There has been accusations from many sources that Hunter Biden has used his dad's name, and possibly influence, to score cushy jobs across the world, principally in Ukraine and China. Of particular interest was an interview with Tony Bobulinski. Let's look deeper in to this.

Let me start with this. There is considerable evidence that Hunter Biden had jobs and otherwise received money for no particuarly good reason. Joe Biden did in fact sit on the board of Burisma, an energy company in Ukraine, when Joe Biden was VP. His official responsibility was to provide legal advice. There is no record of him actually visiting Ukraine. It is reported that he received a $50,000 salary per month, but that isn't verified. There is a paper trail that could be Burisma trying to give him money without openly acknowledging it, but that has not been confirmed 100%. There has been no direct evidence linking Joe Biden to the deal at all. While we are on that subject, yes Joe Biden did request the firing of Viktor Shokin, Ukraine's top prosecutor at the time, but this was widely considered at the time a good thing, by allies and both US political parties. This attorney was corrupt, and there is no evidence this actually helped Burisma survive.

Another item of note is a laptop that is believed to have belonged to Hunter Biden. On that laptop a number of emails were recovered. None of those emails demonstrate that Joe Biden did anything to favor Hunter Biden's business deals, but they certainly do show that Hunter Biden was trying to leverage his dad's influence.

Tony Bobulinski, a well known non-partisan businessman who has worked with Joe Biden's son, Hunter, and brother, James, appeared recently on Fox New, principally Tucker Carlson's show. In the interview, he made a number of serious allegations, using evidence he had collected and provided to Tucker Carlson ahead of time. Tucker claimed that the only copy of that documentation was lost in the mail. It turns out that it has been found and is currently being delivered where it should be, but it does seem strange that the only copy of this documentation was mailed, and not transmitted via the internet.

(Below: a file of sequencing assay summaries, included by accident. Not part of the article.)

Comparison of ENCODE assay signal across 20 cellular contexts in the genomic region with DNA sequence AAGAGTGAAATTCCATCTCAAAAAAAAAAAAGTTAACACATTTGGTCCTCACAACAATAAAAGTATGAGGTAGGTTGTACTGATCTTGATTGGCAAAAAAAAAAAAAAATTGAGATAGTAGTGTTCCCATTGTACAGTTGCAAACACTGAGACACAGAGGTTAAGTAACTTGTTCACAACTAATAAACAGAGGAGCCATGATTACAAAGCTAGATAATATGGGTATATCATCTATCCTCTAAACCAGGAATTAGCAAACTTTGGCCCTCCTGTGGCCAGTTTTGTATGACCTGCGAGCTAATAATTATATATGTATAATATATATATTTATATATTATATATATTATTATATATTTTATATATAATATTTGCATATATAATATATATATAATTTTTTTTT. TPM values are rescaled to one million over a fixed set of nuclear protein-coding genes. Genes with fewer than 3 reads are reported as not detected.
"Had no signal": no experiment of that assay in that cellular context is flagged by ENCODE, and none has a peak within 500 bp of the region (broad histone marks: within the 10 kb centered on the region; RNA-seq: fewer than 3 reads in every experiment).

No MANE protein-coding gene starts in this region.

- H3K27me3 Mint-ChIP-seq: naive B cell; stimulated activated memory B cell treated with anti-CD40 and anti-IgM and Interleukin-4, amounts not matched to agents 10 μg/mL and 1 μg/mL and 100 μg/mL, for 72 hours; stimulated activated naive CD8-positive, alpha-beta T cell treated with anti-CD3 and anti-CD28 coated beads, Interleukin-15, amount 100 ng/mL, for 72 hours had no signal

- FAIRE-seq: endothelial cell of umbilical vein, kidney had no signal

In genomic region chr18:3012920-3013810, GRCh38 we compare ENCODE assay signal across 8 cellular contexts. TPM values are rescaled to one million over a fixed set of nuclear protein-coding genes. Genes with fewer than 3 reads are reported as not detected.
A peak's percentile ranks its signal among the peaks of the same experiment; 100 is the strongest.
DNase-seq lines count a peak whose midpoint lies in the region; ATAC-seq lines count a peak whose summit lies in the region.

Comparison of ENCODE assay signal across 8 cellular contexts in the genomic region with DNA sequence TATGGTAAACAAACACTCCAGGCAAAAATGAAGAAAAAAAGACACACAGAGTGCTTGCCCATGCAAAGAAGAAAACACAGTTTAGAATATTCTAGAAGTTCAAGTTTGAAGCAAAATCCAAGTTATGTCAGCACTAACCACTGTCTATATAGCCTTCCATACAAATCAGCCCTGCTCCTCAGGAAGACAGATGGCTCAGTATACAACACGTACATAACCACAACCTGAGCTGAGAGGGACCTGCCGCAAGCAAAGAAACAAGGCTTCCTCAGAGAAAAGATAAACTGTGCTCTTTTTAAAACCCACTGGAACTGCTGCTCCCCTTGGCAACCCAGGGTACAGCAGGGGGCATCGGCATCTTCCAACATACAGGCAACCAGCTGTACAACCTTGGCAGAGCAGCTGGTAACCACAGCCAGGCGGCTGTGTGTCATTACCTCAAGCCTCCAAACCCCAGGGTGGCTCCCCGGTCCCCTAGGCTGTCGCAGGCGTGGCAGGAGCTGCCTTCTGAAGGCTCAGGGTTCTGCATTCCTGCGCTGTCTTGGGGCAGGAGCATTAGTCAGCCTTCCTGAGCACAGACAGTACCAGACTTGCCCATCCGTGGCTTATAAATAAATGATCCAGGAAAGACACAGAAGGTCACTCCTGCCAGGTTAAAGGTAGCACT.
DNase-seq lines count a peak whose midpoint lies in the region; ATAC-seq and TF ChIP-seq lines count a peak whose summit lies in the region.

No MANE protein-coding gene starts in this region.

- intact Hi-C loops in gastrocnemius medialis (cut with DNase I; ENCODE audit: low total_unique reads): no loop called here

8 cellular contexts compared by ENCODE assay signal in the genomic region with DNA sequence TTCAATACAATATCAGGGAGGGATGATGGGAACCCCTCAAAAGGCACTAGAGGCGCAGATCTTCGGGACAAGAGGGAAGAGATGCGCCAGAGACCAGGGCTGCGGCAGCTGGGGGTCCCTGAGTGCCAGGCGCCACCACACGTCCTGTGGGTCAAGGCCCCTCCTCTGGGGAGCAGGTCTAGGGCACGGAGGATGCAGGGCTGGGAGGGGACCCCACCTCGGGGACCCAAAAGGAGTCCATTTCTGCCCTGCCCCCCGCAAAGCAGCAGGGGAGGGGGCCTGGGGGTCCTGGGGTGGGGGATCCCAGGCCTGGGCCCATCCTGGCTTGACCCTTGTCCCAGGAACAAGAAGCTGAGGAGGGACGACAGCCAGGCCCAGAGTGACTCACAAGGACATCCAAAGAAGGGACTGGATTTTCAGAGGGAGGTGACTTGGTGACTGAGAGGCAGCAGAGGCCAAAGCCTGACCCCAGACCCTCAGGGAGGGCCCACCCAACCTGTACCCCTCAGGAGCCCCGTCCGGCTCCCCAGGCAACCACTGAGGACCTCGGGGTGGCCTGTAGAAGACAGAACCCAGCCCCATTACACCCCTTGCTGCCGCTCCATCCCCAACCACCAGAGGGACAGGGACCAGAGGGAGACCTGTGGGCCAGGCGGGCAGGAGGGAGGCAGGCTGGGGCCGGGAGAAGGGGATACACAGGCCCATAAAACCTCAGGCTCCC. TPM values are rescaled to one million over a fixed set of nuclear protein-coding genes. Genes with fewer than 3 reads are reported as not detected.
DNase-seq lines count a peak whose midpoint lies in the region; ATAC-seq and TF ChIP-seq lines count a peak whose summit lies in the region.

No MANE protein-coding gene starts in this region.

Bobulinski said that, in 2017, Hunter Biden consulted with his father about forming a new venture with CEFC China Energy Co. to invest in real estate and technology in the U.S. Note this was when Trump was President. This deal ultimately fell through, although Joe Biden supposidly had a 10% stake in that deal. It is certain that Hunter and Joe's brother, James, both had a piece, the only claim that Joe Biden had a piece of that deal has come form Rony Bobulinski. Even Fox News, who studied the documents, claims that Joe Biden had no part in the dealings.

So let's summarize this. Hunter Biden likely received money from foreign governments, although that has not been substantiated. Likely he sought to use the influence of his dad, but there is litlte evidence that Joe actually paid any real attention to the dealings. When Joe Biden did not have major office nor was running for President, his son and brother came to him looking to do a deal with China, likely using his name to help push the deal forward. One man, without the evidence to support that, has claimed that Joe Biden was involved. While it is likely that Joe Biden did at least meet some business associates of Hunter's while Vice President, there is no evidence he did anything more substantial. Now I will say that I don't believe that Joe is completely ignorant of the entire thing, but I don't think he is actively involved in the scheme.

Now let's get to some speculation here. It seems likely to me that Hunter Biden did in fact try and use his father's influence to win business deals. I'm not certain he did in fact earn $600,000/ year from Burisma, but I can easily believe he received more from them than he should have given his abilities. I don't think that Joe Biden took the bait in any way at all. I do think that Joe Biden was in the loop when he was a private citizen on some of these business dealings, but the deals ultimately fell through, and there isn't any evidence that he accepted such a deal. I do believe that this should continue to be investigated, as there is enough there to raise suspicion, but I suspect it would end up with Hunter Biden in jail, with no wrong doing tied to his father at all.

What does it mean to be a "Free" nation?

One of the things that I frequently see in online discussions is the concept of a "free" nation. But what exactly does that mean?...